Trump Impeachment Lawyers Ridiculed for Weak Case

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President Donald Trump‘s defense team began making their case in the U.S. Senate on Saturday morning. And, if the immediate response was any indication, the 45th president wasn’t sending his best.

White House Counsel Pat Cipollone stuck largely to the mechanics of the impeachment process so far–somewhat curiously taking issue with the procedure laid out in the U.S. Constitution.

After an extended period of evidence-free assertions that impeachment is an effort to take Trump off the ballot in 2020, Cipollone took up process concerns which largely focused on the idea that Democrats had not addressed the previously little-discussed concept of “burden sharing” during their prosecution of the president.

“They didn’t tell you that burden sharing was discussed in the call–in the transcript of the call–why?” Cipollone question-begged before reading aloud from a portion of the memo outlining Trump’s July 25, 2019 discussion with Ukrainian President Volodymyr Zelensky.

Per Cipollone, Democratic Party impeachment managers prosecuting the president unfairly made their own case by not relaying context said to be favorable to the defendant-president.

“They didn’t bother to read the key evidence of the discussion of burden sharing that’s in the call itself,” Cipollone noted. “Now that’s emblematic of their entire presentation.”

Cipollone then gave a long-winded defense of process concerns:

With each example, ask yourself, why am I just hearing about this now after 24 hours? Why? And the reason is, we can talk about the process, we will talk about the law, but today, we are going to confront them on the merits of their argument. Now, they have the burden of proof. They have not come close to meeting it. In fact, and I want to ask you to think about one issue regarding process–beyond process. If you were really interested in finding out the truth, why would you run the process the way they ran? If you were really confident in your position on the facts, why would you lock everybody out of it? From the president’s side. Why would you do that? We will talk about the process arguments but the process arguments also are compelling evidence on the merits because it’s evidence that they themselves don’t believe in the facts of the case. The fact that they came here for 24 hours and hid evidence from you is further evidence that they don’t really believe in the facts of their case.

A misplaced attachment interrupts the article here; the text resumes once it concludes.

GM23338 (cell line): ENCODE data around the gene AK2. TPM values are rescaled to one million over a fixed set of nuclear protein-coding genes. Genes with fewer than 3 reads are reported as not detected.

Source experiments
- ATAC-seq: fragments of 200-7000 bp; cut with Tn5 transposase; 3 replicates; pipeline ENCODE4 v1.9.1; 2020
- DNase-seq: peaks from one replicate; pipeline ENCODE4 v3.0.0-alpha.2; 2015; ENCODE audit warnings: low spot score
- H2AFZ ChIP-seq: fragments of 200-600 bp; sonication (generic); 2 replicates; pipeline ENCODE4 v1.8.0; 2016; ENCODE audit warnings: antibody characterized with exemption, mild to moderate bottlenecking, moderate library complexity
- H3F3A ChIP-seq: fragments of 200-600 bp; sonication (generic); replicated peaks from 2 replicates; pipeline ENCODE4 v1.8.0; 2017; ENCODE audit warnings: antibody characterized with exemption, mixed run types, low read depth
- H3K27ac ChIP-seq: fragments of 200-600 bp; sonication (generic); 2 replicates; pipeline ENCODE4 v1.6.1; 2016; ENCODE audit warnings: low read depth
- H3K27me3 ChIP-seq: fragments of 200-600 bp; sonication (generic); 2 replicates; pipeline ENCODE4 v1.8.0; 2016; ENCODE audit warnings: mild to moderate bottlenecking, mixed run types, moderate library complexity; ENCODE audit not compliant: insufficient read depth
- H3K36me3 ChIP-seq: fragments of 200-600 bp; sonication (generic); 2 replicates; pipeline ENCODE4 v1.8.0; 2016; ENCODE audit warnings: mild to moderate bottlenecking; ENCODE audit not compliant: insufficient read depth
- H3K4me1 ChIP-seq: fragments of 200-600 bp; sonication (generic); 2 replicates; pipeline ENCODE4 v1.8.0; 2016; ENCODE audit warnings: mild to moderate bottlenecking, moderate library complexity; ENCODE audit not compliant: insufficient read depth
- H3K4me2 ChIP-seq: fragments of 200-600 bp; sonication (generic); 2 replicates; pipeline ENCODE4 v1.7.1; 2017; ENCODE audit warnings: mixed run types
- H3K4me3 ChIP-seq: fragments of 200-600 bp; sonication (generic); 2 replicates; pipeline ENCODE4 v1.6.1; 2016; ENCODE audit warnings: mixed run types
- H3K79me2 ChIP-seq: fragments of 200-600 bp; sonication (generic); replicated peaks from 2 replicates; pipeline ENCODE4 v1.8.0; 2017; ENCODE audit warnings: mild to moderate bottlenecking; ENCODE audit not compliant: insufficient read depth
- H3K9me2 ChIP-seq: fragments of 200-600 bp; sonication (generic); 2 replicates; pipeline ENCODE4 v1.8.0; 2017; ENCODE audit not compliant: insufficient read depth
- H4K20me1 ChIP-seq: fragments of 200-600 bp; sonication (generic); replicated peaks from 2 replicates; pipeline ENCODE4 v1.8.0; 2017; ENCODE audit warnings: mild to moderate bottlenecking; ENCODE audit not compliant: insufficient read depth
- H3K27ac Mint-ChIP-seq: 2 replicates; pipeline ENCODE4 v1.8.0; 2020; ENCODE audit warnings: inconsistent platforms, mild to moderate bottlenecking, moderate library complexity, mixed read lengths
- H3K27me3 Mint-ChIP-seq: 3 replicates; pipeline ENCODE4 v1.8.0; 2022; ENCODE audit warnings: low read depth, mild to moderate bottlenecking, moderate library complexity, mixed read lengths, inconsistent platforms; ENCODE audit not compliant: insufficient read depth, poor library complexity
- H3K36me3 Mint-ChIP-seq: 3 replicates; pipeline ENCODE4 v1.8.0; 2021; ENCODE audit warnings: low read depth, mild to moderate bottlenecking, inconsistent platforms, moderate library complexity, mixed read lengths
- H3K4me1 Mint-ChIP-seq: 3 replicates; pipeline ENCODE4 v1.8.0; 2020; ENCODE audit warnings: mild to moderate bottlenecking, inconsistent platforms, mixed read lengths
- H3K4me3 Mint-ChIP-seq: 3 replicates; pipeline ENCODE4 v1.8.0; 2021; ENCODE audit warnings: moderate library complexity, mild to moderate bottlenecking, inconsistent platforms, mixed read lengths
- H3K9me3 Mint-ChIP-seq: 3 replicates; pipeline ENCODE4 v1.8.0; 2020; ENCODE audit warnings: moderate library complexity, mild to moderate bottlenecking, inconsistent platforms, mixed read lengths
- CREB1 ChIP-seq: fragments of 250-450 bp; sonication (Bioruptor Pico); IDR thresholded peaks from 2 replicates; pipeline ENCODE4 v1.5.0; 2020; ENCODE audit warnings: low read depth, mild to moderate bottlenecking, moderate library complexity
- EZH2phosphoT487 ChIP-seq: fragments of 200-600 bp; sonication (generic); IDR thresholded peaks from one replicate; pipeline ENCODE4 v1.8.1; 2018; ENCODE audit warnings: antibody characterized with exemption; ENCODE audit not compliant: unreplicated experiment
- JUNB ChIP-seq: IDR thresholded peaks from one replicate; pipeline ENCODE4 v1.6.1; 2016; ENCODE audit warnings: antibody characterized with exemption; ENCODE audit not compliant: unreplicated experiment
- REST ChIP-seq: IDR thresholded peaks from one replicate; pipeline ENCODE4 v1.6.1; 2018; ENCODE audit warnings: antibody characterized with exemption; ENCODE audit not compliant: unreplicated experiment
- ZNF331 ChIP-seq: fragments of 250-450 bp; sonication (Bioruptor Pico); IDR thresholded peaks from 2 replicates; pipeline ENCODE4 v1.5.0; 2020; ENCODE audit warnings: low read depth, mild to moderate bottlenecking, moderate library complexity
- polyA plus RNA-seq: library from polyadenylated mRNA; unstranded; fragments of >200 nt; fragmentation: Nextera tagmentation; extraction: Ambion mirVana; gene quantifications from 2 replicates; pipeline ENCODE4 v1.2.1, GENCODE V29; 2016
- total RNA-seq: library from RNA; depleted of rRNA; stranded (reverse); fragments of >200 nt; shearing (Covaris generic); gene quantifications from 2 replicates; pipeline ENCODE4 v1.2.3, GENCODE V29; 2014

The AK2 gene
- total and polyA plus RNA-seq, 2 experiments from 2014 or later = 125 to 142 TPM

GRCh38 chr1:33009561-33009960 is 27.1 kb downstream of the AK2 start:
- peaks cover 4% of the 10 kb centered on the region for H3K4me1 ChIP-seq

Common Dreams staff writer Eoin Higgins pronounced the initial proceedings in favor of the defendant a dud. “This is the defense argument?” he asked out loud. “Whining about process?”

And the hits kept rolling in.

“Pat Cipollone’s defense of Trump is all about fear, process and lies,” noted CNN commentator Keith Boykin.

But it wasn’t just Cipollone who was criticized for his Saturday performance.

Trump attorney Jay Sekulow also caught flak for repeating the popular GOP conspiracy theory that Ukraine also interfered in the 2016 presidential election.

“Mister [Adam] Schiff and his colleagues told you the intelligence community assessment, Russia was acting alone, responsible for election interference implying this debunked the idea there might be interference from other countries including Ukraine,” Sekulow said. “Mister [Jerrold] Nadler deployed an argument saying Donald Trump thought, quote, Ukraine, not Russia, interfered in our last presidential election. This is basically what we call a straw man argument. Let me be clear. The house managers in a 23 hour period kept pushing this false dichotomy that it was either Russia or Ukraine but not both.”

Kyle Griffin, a producer for MSNBC’s Last Word program, quickly debunked Sekulow’s proposition via Twitter–noting that Trump’s own FBI Director Chris Wray has dismissed the Ukraine interference narrative.

Former federal prosecutor and current Westchester District Attorney candidate Mimi Rocah also savaged Trump’s attorneys’ efforts.

“The whole defense is about process–it’s wrong on the merits but it also completely fails to deny or address the facts that Democrats have proven,” Rocah told Law&Crime via email. “It’s supposed to be a hook for Republicans to hang their hat on and say we don’t need to vote for more evidence. It’s a cop-out.”

National security attorney Bradley P. Moss was similarly none-too-wowed by the case coming from all the president’s men:

You get what you pay for, and in this case, the president is getting a defense that would charitably be viewed as whining about snitches.

[image via Drew Angerer/Getty Images]





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